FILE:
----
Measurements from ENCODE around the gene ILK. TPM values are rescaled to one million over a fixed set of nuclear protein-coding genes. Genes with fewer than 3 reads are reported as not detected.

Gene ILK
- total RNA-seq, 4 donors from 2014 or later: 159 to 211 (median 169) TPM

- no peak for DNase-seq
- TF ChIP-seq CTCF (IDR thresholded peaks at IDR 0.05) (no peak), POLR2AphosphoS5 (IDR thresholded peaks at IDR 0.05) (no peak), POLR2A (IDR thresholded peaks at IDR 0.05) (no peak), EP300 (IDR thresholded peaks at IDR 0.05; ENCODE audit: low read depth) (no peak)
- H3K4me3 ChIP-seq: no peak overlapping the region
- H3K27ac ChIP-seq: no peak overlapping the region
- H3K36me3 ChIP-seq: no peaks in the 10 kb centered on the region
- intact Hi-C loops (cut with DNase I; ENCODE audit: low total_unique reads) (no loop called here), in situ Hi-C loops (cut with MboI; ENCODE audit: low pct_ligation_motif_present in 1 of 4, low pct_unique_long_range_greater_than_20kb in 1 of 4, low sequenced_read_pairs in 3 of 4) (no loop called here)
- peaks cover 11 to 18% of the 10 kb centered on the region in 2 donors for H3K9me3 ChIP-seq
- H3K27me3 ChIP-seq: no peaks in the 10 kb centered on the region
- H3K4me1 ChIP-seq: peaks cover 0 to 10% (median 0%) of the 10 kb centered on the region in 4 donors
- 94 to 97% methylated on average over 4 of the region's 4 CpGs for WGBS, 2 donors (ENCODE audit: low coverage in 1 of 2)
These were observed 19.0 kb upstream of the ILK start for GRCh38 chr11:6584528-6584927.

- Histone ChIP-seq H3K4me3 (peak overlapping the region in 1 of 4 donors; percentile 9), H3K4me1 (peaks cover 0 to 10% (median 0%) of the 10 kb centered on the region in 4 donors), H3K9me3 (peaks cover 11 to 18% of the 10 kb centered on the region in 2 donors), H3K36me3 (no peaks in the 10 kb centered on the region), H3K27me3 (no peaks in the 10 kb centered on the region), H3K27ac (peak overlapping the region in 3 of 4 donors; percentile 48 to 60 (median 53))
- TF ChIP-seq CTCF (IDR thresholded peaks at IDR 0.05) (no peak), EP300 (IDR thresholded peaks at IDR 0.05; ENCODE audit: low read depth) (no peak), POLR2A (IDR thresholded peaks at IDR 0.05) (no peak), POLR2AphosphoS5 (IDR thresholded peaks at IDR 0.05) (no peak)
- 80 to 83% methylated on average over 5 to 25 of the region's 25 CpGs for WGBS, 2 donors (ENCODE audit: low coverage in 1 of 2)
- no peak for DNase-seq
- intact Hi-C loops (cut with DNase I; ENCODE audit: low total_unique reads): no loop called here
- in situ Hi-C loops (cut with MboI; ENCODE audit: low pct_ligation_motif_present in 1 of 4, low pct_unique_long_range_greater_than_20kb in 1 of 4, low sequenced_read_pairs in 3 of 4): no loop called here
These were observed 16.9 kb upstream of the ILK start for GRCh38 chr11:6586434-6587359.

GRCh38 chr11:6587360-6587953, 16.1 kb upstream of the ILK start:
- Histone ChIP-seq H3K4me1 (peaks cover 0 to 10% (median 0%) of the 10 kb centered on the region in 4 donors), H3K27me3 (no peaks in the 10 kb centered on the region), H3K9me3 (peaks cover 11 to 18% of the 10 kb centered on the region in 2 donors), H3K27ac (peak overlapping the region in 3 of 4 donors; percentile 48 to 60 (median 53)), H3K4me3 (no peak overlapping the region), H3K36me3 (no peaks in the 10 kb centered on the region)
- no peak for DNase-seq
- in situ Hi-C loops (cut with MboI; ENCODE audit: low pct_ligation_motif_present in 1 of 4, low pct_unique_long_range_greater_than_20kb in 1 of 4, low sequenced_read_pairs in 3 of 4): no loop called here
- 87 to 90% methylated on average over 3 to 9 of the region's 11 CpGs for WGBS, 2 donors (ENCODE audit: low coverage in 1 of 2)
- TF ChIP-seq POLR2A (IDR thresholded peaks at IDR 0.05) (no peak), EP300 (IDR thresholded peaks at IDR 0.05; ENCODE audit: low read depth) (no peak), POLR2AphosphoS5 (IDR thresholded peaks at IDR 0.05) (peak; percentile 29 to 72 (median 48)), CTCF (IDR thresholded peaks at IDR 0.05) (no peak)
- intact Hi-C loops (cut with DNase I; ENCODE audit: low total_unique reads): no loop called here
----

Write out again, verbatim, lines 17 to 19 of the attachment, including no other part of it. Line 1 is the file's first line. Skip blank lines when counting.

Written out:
- 80 to 83% methylated on average over 5 to 25 of the region's 25 CpGs for WGBS, 2 donors (ENCODE audit: low coverage in 1 of 2)
- no peak for DNase-seq
- intact Hi-C loops (cut with DNase I; ENCODE audit: low total_unique reads): no loop called here